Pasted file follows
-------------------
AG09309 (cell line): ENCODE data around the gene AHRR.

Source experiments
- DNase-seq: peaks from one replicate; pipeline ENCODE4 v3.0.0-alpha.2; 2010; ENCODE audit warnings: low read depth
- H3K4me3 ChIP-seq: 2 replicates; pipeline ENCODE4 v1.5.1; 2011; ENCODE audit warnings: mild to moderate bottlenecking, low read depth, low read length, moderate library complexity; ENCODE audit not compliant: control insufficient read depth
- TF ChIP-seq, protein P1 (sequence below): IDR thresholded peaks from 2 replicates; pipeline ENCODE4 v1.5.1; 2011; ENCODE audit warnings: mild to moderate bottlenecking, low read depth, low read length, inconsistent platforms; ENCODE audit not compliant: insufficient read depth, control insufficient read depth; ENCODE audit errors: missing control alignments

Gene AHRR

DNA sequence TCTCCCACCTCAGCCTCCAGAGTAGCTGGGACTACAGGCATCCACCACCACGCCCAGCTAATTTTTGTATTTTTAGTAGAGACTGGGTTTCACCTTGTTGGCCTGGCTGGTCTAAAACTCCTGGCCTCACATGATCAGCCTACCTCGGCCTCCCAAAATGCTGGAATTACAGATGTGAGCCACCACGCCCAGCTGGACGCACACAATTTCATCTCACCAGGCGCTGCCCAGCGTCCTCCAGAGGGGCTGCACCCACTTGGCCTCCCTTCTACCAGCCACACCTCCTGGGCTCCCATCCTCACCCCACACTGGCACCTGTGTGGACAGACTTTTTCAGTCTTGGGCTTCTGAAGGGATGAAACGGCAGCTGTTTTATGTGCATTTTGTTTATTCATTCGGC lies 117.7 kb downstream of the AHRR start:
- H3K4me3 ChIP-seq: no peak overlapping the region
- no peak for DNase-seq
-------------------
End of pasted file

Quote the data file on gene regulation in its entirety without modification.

AG09309 (cell line): ENCODE data around the gene AHRR.

Source experiments
- DNase-seq: peaks from one replicate; pipeline ENCODE4 v3.0.0-alpha.2; 2010; ENCODE audit warnings: low read depth
- H3K4me3 ChIP-seq: 2 replicates; pipeline ENCODE4 v1.5.1; 2011; ENCODE audit warnings: mild to moderate bottlenecking, low read depth, low read length, moderate library complexity; ENCODE audit not compliant: control insufficient read depth
- TF ChIP-seq, protein P1 (sequence below): IDR thresholded peaks from 2 replicates; pipeline ENCODE4 v1.5.1; 2011; ENCODE audit warnings: mild to moderate bottlenecking, low read depth, low read length, inconsistent platforms; ENCODE audit not compliant: insufficient read depth, control insufficient read depth; ENCODE audit errors: missing control alignments

Gene AHRR

DNA sequence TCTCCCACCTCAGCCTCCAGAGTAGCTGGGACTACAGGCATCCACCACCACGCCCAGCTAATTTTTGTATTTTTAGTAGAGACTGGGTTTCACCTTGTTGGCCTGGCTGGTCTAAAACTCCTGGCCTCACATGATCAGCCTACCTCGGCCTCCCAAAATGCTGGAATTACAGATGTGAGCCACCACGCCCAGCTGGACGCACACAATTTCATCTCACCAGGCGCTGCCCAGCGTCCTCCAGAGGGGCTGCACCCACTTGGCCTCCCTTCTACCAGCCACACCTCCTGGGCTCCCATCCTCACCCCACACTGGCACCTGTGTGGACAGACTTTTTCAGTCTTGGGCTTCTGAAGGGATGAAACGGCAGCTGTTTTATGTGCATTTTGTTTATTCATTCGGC lies 117.7 kb downstream of the AHRR start:
- H3K4me3 ChIP-seq: no peak overlapping the region
- no peak for DNase-seq